Character of Common Law Evidence

23

the judge to attribute no value to specified information. Even rarer are situations where these standards generate demands that evidence of multiple probative potential be used only for a narrowly defined purpose.35 It is also worthy of note that appellate court pronouncements on evidentiary matters manifest no direct intention to interfere with the fact finder's reasoning process. On their face, at least, these pronouncements are but a response to the trial court's effort to buttress its findings with arguments and can thus be understood as a source of conventions that apply to justify the outcome rather than as a source of directions to be followed en route to it.36 Still, instruments can be encountered in the Continental administration of justice whose avowed purpose is to direct the trial court how to react to evidence. Consider that a growing number of Continental countries now subscribe to the view that the violation of some provisions relating to the collection of evidence may entail, as a sanction, the exclusion of information improperly procured. German scholars played a pioneering role in developing this relatively novel view, and they even coined a centipede word — Beweisverwertungsverbote—to refer to the resulting legal instruments.37 But a significant difference vis-a-vis the exclusionary regime of many common law jurisdictions remains even here: the rejection of illegal evidence is seldom mandatory. Rather, in deciding whether to exercise the exclusionary option, Continental judges are expected to weigh whether the employment of tainted evidence could bring the administration of justice into disrepute, or they are 35. Although the distinction between substantive and impeachment use of evidence is well-known on the Continent, especially among legal scholars, its employment is strongly resisted in practice. Reacting to legislative reforms encompassing this distinction, the Italian Constitutional Court has recently characterized as "irrational" the limitation of probative effect only to impeachment. See Sentenza no. 255, Gazetta ufficiale, i serie speciale, no. 24, at 23 (June 4,1992). For the strongly negative view of this distinction in Germany, see the (still valid) comments of Claus Roxin and Eduard Kern, Strafverfahrensrechty 9th ed. (Munich, 1969), 202. 36.1 shall examine the controversies surrounding the objective of the court's written opinion in Ch. 2, infra. 37. For a good description of the German system, see Michael Hofmann, "Beweisverbote im Strafprozess," Jus 587-94 (1992); Bradley, "Emerging Consensus," supra n. 19, at 208-16. Despite intense scholarly efforts to provide clarity in this area, the precise scope of rules whose violation may lead to exclusion remains uncertain everywhere and highly controversial.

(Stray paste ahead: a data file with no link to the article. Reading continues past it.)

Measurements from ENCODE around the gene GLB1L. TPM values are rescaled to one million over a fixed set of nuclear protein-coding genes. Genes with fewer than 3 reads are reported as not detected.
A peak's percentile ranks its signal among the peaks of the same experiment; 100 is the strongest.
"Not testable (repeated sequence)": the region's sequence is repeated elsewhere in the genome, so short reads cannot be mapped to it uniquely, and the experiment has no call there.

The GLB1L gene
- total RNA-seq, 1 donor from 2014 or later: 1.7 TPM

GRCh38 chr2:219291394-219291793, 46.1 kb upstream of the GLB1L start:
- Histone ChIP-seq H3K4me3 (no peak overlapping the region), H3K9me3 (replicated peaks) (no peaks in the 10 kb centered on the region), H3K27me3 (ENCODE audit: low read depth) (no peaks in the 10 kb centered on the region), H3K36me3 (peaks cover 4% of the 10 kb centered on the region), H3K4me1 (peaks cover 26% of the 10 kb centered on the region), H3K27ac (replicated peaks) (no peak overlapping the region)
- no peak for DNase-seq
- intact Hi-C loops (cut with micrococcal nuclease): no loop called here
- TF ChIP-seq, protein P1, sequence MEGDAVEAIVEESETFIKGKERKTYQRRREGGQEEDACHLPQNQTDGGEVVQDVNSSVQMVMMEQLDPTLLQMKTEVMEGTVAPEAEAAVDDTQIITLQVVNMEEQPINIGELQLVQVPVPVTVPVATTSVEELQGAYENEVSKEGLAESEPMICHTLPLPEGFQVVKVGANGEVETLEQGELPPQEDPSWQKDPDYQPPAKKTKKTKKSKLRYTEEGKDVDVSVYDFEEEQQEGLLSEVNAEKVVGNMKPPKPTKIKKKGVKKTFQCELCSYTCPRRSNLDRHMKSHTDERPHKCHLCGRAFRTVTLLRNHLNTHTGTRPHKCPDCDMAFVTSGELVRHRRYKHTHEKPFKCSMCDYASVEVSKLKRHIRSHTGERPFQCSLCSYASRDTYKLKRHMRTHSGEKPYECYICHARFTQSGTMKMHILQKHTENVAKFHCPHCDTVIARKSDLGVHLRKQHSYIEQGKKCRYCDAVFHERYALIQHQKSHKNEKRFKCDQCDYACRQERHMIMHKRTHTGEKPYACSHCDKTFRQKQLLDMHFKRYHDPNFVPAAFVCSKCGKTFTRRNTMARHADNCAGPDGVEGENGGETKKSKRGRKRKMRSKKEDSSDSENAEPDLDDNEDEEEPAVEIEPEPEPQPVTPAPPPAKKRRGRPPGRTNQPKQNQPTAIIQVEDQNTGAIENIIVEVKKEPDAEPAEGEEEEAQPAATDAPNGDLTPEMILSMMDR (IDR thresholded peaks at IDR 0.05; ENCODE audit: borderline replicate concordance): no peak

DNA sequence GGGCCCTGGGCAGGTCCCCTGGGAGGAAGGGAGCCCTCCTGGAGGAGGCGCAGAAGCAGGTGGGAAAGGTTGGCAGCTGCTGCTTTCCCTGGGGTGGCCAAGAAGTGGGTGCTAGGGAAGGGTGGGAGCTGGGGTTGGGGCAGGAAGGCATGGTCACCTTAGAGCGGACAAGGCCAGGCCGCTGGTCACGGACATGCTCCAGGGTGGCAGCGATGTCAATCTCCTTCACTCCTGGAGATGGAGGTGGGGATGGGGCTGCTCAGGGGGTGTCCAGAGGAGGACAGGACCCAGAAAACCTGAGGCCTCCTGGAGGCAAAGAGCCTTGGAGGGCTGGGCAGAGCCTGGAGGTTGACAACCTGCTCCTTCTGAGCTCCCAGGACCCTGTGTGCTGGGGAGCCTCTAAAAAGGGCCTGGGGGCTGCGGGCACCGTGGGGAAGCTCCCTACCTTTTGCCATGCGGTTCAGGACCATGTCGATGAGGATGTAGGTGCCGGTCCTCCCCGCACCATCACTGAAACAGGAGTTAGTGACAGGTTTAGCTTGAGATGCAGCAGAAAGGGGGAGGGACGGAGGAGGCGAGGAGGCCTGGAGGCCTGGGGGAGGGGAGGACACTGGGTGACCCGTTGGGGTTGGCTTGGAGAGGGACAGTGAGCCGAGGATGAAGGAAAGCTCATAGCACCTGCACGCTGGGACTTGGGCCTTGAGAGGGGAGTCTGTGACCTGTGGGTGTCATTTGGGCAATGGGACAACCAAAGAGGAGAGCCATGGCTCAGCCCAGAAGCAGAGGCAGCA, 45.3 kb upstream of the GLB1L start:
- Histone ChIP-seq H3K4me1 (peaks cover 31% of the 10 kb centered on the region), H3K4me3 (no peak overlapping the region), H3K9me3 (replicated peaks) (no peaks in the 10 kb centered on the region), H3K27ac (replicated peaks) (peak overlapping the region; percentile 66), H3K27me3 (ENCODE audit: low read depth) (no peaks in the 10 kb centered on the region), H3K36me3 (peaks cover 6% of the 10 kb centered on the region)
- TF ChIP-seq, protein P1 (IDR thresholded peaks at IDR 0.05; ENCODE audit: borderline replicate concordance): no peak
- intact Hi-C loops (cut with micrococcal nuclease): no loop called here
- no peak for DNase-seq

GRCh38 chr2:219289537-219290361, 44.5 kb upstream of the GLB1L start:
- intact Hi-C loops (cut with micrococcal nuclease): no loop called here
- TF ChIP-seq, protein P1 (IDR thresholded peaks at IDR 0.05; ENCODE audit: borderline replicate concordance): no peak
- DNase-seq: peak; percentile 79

24

Character of Common Law Evidence